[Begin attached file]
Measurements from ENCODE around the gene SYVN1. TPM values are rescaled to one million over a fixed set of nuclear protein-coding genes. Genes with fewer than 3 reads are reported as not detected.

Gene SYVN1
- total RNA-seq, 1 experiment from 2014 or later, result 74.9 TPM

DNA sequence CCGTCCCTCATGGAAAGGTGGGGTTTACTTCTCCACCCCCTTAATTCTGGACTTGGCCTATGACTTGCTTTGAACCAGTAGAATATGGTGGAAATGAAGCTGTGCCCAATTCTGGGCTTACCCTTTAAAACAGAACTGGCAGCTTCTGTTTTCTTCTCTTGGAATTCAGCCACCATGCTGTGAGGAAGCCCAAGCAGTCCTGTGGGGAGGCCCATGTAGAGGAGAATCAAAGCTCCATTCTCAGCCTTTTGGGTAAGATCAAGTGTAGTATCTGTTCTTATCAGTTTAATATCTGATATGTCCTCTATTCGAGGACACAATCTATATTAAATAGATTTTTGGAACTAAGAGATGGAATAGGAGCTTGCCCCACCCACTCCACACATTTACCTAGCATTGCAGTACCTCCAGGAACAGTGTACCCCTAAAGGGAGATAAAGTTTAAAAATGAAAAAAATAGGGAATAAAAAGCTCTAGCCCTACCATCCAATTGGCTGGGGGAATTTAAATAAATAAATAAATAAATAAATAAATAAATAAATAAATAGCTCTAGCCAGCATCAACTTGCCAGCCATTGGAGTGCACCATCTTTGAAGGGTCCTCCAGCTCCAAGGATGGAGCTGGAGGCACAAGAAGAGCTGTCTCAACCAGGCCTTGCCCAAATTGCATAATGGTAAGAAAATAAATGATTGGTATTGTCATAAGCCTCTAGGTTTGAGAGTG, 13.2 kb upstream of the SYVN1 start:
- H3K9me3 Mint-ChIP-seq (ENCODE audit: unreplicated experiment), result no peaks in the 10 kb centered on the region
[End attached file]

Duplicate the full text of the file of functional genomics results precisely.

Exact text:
Measurements from ENCODE around the gene SYVN1. TPM values are rescaled to one million over a fixed set of nuclear protein-coding genes. Genes with fewer than 3 reads are reported as not detected.

Gene SYVN1
- total RNA-seq, 1 experiment from 2014 or later, result 74.9 TPM

DNA sequence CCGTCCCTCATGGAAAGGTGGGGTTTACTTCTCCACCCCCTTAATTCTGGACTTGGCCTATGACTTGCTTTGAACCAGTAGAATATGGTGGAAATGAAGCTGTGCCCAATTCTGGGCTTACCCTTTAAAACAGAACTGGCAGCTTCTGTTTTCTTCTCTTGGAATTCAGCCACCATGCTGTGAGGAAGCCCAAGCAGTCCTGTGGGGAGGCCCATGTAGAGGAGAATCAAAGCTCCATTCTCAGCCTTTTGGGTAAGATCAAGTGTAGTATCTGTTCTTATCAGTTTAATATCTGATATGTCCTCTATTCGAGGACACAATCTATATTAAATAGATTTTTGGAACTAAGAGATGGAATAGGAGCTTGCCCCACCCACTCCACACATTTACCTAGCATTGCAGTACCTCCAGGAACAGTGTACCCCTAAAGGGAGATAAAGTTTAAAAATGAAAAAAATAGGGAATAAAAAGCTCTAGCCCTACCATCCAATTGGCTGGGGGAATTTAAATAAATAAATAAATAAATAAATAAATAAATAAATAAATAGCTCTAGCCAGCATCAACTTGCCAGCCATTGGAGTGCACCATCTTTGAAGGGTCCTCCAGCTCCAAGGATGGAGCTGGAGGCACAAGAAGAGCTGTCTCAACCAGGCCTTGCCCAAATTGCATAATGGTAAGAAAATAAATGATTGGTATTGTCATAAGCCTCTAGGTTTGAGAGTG, 13.2 kb upstream of the SYVN1 start:
- H3K9me3 Mint-ChIP-seq (ENCODE audit: unreplicated experiment), result no peaks in the 10 kb centered on the region